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Heavy metal pollution exposure affects egg coloration but not male provisioning effort in the pied flycatcher Ficedula hypoleuca (2024)

Mari, L., Šulc, M., Szala, K., Troscianko, J., Eeva, T., & Ruuskanen, S. (2024). Heavy metal pollution exposure affects egg coloration but not male provisioning effort in the pied flycatcher Ficedula hypoleuca. Journal of Avian Biology, Early View. https://doi.org/10.1111/jav.03283

JYU-tekijät tai -toimittajat

Julkaisun tiedot

Julkaisun kaikki tekijät tai toimittajatMari, Lisandrina; Šulc, Michal; Szala, Klaudia; Troscianko, Jolyon; Eeva, Tapio; Ruuskanen, Suvi

Lehti tai sarjaJournal of Avian Biology





VolyymiEarly View



Julkaisun kielienglanti


Julkaisun avoin saatavuusAvoimesti saatavilla

Julkaisukanavan avoin saatavuusKokonaan avoin julkaisukanava

Julkaisu on rinnakkaistallennettu (JYX)https://jyx.jyu.fi/handle/123456789/96195


Heavy metal pollution is known to negatively affect numerous traits in birds, including foraging, metabolism, immunity, and reproductive success. In this study, our primary aim was to assess the impact of metal pollution exposure on the visual appearance of the pied flycatcher Ficedula hypoleuca eggs. Specifically, we focused on blue-green biliverdin-based coloration, a trait expected to function as a signal of female quality to males. In line with the sexually selected egg coloration (SSEC) hypothesis, which posits that males respond to more intensely colored eggs by increasing their provisioning effort, our second objective was to investigate whether metal pollution exposure affects this specific signaling mechanism and subsequent male behavior. Our results showed that although coloration did not correlate with female quality or male provisioning effort, egg blue-green coloration decreased in polluted areas compared to non-polluted control areas. Our analysis of reflectance data revealed that this difference was due to an increased ultraviolet reflectance of eggs from polluted areas, likely caused by changes in eggshell microstructure (e.g. porosity). We therefore propose that metal pollution exposure may compromise crucial color signals of bird eggs. Avian visual modeling indicated that eggs laid by different flycatcher females are generally very similar, making discrimination by males challenging and perhaps impossible especially in dark cavities. Overall, our results suggest that the SSEC hypothesis may lack adaptive relevance for the pied flycatcher in northern Europe, even in environments influenced by anthropogenic activities.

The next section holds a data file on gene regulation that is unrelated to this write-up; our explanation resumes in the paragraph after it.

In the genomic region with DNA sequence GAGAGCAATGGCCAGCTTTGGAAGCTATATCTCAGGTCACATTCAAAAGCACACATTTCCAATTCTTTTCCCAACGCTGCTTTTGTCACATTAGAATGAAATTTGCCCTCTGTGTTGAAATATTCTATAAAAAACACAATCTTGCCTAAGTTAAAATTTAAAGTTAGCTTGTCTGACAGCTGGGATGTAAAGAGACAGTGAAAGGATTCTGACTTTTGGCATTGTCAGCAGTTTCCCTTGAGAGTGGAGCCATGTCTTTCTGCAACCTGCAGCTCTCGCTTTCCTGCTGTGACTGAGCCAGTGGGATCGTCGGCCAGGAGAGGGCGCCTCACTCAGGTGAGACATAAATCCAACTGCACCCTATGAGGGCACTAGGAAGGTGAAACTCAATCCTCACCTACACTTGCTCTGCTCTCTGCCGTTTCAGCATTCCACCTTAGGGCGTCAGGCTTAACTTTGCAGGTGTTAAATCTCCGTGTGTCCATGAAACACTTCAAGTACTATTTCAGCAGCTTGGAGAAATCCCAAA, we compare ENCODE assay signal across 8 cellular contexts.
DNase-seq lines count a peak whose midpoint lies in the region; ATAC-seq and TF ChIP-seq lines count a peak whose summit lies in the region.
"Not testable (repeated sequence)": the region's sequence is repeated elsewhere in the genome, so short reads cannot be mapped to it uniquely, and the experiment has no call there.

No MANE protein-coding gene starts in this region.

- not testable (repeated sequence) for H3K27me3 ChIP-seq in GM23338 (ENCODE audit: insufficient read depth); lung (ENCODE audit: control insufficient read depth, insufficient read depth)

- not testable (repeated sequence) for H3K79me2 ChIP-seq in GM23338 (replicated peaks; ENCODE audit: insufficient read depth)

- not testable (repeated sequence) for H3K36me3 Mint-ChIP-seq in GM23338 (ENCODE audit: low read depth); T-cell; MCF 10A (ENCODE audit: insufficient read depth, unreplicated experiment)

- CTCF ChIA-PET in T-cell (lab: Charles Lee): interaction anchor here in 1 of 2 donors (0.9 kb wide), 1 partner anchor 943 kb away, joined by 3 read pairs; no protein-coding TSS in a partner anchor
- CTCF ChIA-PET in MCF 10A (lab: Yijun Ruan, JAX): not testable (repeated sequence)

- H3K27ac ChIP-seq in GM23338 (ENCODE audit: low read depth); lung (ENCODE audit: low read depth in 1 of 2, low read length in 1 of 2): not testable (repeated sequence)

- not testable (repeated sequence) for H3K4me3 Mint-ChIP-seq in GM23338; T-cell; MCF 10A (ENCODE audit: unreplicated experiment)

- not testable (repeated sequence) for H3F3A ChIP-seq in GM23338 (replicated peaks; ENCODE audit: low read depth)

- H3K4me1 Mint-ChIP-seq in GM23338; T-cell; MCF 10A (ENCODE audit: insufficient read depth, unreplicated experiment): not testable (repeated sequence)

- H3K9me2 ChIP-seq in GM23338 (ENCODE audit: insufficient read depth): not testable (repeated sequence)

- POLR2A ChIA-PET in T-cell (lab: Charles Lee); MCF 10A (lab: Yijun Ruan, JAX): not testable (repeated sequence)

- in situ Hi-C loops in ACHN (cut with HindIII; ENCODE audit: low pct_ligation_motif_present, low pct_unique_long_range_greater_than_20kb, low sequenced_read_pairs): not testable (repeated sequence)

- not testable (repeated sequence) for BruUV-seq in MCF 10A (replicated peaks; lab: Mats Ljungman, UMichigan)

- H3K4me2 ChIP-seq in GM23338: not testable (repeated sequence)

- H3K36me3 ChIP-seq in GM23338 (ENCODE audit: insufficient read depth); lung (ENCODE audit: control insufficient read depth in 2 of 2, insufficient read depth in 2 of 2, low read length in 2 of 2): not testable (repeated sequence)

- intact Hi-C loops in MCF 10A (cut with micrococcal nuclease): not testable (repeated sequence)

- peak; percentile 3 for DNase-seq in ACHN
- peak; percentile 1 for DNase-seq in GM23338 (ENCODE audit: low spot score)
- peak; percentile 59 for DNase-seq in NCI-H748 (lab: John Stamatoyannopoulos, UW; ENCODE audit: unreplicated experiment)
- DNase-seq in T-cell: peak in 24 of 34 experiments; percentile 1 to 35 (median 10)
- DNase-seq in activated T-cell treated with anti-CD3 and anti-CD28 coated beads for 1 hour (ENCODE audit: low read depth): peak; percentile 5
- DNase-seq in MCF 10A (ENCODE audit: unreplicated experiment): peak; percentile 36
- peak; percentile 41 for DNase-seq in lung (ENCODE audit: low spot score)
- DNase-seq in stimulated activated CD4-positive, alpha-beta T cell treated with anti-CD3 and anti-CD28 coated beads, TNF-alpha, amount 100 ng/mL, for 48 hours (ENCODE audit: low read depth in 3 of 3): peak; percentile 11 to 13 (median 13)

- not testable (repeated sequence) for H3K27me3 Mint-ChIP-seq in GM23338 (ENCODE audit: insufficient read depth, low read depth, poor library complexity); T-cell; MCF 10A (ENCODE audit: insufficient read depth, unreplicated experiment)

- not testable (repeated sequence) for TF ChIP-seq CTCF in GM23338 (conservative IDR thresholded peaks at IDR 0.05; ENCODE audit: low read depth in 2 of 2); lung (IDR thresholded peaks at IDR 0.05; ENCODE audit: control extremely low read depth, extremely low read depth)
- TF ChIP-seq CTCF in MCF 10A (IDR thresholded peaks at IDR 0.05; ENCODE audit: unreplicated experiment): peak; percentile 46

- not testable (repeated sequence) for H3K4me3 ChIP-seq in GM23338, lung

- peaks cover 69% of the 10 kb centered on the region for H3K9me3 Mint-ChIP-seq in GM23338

Vapaat asiasanat biliverdin; pied flycatcher; pollution; reproductive investment; sexual selection

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Viimeisin päivitys 2024-03-07 klo 20:06